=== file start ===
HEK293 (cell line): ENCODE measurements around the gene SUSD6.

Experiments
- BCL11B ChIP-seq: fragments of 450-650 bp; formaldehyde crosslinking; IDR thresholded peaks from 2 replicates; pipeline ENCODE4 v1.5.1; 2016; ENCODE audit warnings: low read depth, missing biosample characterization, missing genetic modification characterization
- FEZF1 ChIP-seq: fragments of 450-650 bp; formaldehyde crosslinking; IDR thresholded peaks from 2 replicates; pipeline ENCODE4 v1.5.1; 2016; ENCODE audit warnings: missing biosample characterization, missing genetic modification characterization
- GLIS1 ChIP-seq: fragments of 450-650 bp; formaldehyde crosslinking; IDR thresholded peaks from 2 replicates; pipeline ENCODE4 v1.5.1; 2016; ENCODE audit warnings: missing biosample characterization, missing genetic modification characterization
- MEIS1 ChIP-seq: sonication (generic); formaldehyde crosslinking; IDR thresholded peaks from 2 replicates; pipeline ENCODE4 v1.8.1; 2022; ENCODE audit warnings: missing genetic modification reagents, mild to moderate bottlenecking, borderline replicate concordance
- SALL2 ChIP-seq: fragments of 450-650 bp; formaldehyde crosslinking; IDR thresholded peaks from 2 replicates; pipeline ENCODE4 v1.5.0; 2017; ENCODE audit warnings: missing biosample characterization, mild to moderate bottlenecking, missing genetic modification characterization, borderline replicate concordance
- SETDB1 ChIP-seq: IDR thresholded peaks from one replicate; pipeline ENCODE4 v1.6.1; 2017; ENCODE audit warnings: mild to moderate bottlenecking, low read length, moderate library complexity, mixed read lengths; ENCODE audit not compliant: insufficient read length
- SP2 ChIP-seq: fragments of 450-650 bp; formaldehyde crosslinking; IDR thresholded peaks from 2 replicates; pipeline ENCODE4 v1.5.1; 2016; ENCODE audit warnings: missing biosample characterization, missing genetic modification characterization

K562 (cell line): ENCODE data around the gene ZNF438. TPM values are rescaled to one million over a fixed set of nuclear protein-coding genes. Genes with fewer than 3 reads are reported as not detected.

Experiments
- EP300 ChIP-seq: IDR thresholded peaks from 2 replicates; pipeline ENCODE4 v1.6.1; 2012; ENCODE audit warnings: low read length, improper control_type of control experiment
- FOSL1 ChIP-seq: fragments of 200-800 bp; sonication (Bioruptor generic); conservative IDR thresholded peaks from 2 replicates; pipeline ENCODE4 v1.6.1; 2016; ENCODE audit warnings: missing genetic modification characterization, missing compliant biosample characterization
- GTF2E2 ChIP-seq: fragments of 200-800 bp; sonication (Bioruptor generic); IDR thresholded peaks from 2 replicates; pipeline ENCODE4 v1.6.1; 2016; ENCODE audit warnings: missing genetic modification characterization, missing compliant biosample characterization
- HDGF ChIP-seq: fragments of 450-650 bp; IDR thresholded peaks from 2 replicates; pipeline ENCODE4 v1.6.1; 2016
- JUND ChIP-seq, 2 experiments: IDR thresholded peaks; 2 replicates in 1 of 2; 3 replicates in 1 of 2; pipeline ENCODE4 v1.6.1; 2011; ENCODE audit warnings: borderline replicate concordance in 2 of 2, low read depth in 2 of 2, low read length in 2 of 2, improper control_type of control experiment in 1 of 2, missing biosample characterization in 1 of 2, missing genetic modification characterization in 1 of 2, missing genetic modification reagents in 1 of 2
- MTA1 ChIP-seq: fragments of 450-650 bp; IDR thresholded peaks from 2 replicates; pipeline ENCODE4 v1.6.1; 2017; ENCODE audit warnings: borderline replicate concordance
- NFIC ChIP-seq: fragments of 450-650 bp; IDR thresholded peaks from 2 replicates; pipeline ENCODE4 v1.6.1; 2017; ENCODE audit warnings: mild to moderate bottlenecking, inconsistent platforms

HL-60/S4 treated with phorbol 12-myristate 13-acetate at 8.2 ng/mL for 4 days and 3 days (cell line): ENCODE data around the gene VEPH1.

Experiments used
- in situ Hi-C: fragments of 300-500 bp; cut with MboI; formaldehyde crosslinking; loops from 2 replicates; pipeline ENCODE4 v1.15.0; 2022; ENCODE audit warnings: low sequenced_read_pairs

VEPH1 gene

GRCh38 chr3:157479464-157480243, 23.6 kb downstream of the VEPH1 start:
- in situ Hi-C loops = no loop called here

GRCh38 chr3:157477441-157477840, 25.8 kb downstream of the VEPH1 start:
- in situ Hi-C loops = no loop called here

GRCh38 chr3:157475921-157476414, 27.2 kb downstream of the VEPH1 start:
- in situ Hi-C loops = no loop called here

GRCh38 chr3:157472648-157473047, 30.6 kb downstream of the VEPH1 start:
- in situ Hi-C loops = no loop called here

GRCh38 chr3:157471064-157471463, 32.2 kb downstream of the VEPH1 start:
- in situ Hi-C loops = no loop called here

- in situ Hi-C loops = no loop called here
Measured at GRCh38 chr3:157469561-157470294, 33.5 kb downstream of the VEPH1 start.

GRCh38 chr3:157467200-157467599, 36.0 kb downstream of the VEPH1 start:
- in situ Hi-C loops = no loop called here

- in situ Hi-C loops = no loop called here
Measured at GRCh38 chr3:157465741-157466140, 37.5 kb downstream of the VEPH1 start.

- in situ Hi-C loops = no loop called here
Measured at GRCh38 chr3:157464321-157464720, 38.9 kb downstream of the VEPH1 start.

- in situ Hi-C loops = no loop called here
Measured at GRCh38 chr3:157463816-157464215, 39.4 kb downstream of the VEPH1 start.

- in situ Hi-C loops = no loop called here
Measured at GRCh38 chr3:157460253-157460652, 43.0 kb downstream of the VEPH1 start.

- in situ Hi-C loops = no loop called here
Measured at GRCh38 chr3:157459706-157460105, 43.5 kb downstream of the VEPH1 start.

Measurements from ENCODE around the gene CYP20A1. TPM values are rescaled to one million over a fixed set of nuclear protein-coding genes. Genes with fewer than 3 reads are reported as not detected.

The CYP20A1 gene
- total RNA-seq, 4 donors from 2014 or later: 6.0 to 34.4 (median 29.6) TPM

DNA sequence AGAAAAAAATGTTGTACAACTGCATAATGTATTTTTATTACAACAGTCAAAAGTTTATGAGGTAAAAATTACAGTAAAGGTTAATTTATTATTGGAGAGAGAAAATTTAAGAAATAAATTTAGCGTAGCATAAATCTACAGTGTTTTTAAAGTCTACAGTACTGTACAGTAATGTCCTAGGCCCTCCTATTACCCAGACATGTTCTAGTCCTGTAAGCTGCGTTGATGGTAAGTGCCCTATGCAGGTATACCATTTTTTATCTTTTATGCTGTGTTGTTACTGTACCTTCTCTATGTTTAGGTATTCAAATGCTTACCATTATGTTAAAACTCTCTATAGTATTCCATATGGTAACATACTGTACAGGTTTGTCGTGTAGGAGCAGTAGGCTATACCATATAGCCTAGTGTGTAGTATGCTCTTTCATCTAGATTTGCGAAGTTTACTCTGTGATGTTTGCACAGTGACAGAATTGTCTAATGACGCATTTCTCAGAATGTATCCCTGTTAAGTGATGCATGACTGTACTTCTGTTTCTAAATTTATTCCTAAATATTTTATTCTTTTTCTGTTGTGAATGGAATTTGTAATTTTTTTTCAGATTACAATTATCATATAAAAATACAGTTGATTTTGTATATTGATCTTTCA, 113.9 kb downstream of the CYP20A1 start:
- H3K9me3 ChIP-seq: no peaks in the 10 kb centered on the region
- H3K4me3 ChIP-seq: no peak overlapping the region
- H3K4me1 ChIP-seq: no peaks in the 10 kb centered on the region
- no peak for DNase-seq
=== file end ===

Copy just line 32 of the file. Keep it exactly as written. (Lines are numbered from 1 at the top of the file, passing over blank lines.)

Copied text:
- in situ Hi-C loops = no loop called here